Some Like It Fast

With all due respect to those who faced it, that final moment of reckoning really sucks. After a lifetime of having to live it as if it’d last forever, we’re supposed to be gracious and give it all up in a whim? Go ask the great minds of your age what they’d do. I, for one, will go on a limb and just improvise, my tenuous grip on reality not withstanding.
There isn’t any serious statistics about it, but I’ll risk saying that for every five people, at least one subscribes to that theory of life’s final footage. You know, a dying person’s “whole life passing by before my eyes” moment.
It’s not that anyone was able to interview credible witness of such screening, mainly because they’re all dead. Neither it’s that revealing details came to light ever about that final projection, as to whether it’s in color or black and white, for example.
Is it a complete edition of the full life or just a “best of,” a summary that may include a kiss shared in a crowded subway with a high school sweetheart, or that awful moment of realization that passing gas in public has other terrible consequences, other than being plain rude and annoying everyone around?
Another problem with that notion is time. Before it runs out for good, several issues should take precedence over taking the time to watch a most likely hastily assembled footage, even if it was shot in slow motion and photographed in sepia from above and set to a soothing Schubert soundtrack.
First, there’s the brain. You see, not all its decisions at that crucial moment may be necessarily, well, brainy. For instance, it may, misguidedly, attempt to stop the proverbial incoming bullet with a wave of the hand, a gesture not only completely foolish and unnecessary, but also one that’d compound to the overall misery of someone already very busy dying.
The brain may also waste another chunk of time trying to divert blood from other increasingly non-vital organs of the body, to its own survival. Who knows, maybe it’s betting that paramedics will arrive on time, with a brand new heart ready to replace the one that just got ripped off its cage.
And then there’s the no small matter of who’s mending the store. If the brain is busy trying to remain in control, and you are in shock, in coma and most likely unresponsive laying on your back, who’ll watch that film?
Or, to use yet another unproven but commonly reported experience, this time from those who do come back, who’s that semi transparent “you” walking the ladder toward the “warm white light,” to be welcomed by a “benign being,” as it’s described, to a place believed to be better than this one?
If that’s what they call “the soul,” your essence, “your real you,” etc, wouldn’t that be a bit too late for it to finally do something for you that you can actually see it doing it?
All religions, most faiths and certainly all the craziest cults out there share this defining assumption, that there’s something better beyond that will carry you through. It’d be hard to imagine any organized spiritual institution to last a day without this basic tenet, this golden piece of carrot dangling ever so slightly away from your reach.
It’s all good and jolly, of course, or as a pious priest used to say, “whatever the fuck rocks your boat.”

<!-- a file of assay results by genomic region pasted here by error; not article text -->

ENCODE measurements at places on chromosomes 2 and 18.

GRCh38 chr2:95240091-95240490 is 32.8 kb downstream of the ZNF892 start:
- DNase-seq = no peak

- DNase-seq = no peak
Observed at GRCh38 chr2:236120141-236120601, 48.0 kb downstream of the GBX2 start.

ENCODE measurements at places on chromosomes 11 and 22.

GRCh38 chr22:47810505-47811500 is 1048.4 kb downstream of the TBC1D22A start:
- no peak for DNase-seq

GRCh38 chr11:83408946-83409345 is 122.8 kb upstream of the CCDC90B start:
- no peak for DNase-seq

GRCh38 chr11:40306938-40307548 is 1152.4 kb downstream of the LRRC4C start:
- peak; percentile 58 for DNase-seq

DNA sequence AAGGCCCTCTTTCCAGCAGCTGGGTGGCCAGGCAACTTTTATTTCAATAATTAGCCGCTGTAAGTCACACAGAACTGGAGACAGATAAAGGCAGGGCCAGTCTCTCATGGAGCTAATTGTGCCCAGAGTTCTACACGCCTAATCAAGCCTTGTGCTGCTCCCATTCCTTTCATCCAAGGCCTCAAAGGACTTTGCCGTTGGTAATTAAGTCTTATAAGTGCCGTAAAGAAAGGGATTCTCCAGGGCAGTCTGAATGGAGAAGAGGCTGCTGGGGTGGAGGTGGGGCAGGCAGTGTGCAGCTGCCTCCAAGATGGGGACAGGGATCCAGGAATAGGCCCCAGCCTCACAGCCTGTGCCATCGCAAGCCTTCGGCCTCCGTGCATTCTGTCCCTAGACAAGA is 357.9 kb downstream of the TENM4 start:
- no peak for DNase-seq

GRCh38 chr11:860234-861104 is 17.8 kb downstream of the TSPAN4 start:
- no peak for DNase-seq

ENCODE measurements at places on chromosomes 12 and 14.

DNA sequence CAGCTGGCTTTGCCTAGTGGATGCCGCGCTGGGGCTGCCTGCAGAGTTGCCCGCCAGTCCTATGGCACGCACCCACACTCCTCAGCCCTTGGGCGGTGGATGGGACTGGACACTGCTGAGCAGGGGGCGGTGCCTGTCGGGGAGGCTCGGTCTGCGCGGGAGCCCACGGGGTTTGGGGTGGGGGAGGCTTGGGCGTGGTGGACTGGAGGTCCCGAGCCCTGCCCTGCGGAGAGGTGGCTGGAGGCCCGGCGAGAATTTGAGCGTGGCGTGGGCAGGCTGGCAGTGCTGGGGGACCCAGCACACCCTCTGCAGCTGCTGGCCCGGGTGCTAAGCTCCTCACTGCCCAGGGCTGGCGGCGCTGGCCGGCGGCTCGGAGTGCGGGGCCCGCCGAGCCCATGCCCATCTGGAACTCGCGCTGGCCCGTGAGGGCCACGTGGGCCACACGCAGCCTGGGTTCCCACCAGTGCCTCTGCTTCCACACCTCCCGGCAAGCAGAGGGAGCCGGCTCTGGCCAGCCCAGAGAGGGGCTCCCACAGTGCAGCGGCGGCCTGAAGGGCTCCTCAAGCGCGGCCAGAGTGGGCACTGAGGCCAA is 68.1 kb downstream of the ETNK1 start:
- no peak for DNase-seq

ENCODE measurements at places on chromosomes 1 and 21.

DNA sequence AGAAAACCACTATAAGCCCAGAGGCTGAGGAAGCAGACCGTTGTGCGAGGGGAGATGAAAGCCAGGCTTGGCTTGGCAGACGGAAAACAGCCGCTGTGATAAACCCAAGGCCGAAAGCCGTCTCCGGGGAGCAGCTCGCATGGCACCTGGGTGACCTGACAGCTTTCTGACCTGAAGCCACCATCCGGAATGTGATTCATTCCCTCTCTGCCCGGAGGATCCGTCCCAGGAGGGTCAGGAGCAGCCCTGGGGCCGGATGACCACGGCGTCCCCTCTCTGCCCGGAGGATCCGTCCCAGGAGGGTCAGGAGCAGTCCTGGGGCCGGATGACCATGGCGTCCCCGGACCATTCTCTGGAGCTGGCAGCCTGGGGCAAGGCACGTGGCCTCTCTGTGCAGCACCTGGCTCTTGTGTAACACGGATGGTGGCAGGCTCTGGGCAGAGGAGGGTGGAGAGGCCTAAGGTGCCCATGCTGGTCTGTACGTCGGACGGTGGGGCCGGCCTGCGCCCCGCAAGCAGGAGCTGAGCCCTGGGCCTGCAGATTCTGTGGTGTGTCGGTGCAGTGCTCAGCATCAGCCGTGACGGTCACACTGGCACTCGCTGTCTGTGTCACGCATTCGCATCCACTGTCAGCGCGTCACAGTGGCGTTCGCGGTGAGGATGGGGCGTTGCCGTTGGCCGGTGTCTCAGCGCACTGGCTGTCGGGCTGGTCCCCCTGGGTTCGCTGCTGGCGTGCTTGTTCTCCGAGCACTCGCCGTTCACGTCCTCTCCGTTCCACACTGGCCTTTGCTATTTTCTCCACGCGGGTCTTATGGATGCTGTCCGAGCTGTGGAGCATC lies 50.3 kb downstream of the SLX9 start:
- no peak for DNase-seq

But there remains this nagging puzzle that won’t go away after so many confessions, millions of Hail Marys and endless curses: how much time will I have while that speeding piece of metal with my name on it hurling through space searches and finds my final so long?
Researchers say that a person can’t hear the pop of the gun that will kill him or her, in another one of those statistics that may have taken a few unintentional murders to be proven correct. Said person would be entitled to argue that those researchers are the ones that should be summarily shot.
If you ask, most people will say that they’d like to go fast. On their sleep, peacefully if possible, but please, fast. Fine. But what about time to enjoy that heart warming (or heart wrenching, your pick) last picture show?
On their eagerness to be done as quickly as possible, will they be able to fast forward some sequences? Will they trip over on the ladder and miss the chance to enjoy the greetings of their welcoming party? Would it all matter?
One final thought about that final thought. Will someone think about something completely unrelated or will they remain focused like a hawk, mortified to the end? Will you regret those missed opportunities, little thefts you didn’t commit, big water bugs you never failed to kill? As your blood runs down the curb, will you recall that time you forgot to watch the stove and the boiling milk spilled all over?
It’s doubtful. Most likely, you’ll be distracted as a drunken train conductor until the very last second, and then it’ll be too late. Your shot at redemption, at accepting your fate and all that will never cross your confused mind. You may even find yourself begging to stay to no avail.
As I figure it, it’d go on like this: in your agony, you’d see some beings in white coming your way. You’d surely tell them, hey, this is a mistake, I can’t be going now, so much to do and I’m just starting it. As they’re approaching, you’re thinking that you’d be able to walk away and finally prove without a doubt that there’s no last footage, no ladder you can see, no warm feelings of going back to something you didn’t think you were bound to return to in the first place.
They kneel next to you and you’re expecting them to say, it’s fine, we got you in time, all will be ok. But they don’t\seem to be particularly focused on dressing your wound or applying the defibrillator or anything you’d think would be in order at that moment. They’d just get closer to you and ask: can you see the white light?

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